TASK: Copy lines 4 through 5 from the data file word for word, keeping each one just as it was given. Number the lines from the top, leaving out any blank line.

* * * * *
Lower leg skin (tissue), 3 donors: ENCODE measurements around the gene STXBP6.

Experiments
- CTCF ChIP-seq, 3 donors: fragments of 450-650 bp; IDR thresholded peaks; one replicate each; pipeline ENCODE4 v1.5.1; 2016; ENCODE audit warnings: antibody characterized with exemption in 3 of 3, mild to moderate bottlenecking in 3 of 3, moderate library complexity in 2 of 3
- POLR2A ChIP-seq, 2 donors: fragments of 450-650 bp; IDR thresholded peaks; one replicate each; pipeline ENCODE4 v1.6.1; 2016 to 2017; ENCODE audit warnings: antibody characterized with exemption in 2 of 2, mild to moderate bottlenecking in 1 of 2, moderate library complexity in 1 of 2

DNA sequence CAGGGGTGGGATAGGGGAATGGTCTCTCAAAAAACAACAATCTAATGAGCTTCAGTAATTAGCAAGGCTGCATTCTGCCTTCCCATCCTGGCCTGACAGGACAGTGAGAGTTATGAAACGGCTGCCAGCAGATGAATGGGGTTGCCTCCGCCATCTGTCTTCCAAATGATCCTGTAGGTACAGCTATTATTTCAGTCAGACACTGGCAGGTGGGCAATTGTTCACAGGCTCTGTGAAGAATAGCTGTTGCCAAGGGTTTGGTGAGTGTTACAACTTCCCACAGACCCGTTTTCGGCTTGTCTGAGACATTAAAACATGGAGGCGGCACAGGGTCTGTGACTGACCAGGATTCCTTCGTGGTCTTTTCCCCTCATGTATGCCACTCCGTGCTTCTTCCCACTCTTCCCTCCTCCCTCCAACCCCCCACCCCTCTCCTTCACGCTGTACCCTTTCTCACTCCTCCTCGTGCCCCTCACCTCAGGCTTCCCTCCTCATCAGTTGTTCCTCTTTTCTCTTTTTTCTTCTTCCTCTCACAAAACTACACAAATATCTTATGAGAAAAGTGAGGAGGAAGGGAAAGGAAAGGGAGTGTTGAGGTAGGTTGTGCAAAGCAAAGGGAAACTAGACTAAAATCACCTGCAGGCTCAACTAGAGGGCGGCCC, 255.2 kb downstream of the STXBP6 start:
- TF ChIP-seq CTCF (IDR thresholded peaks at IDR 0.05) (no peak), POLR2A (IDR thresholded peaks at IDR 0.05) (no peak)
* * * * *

- POLR2A ChIP-seq, 2 donors: fragments of 450-650 bp; IDR thresholded peaks; one replicate each; pipeline ENCODE4 v1.6.1; 2016 to 2017; ENCODE audit warnings: antibody characterized with exemption in 2 of 2, mild to moderate bottlenecking in 1 of 2, moderate library complexity in 1 of 2

DNA sequence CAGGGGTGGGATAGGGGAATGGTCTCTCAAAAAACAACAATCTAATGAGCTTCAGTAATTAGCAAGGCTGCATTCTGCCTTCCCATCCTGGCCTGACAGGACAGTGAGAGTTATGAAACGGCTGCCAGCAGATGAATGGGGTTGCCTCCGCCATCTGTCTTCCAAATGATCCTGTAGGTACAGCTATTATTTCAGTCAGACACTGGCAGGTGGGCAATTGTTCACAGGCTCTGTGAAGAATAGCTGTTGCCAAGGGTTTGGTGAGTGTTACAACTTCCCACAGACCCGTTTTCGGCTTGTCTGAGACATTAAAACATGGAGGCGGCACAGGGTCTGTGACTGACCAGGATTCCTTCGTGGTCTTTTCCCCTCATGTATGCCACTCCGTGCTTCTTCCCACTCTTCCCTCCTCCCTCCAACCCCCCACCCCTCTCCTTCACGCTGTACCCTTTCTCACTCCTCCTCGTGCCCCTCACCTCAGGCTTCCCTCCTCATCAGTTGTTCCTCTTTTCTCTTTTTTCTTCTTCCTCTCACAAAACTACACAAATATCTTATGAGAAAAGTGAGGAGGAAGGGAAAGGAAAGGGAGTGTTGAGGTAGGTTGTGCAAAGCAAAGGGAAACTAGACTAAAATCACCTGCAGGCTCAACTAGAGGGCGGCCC, 255.2 kb downstream of the STXBP6 start: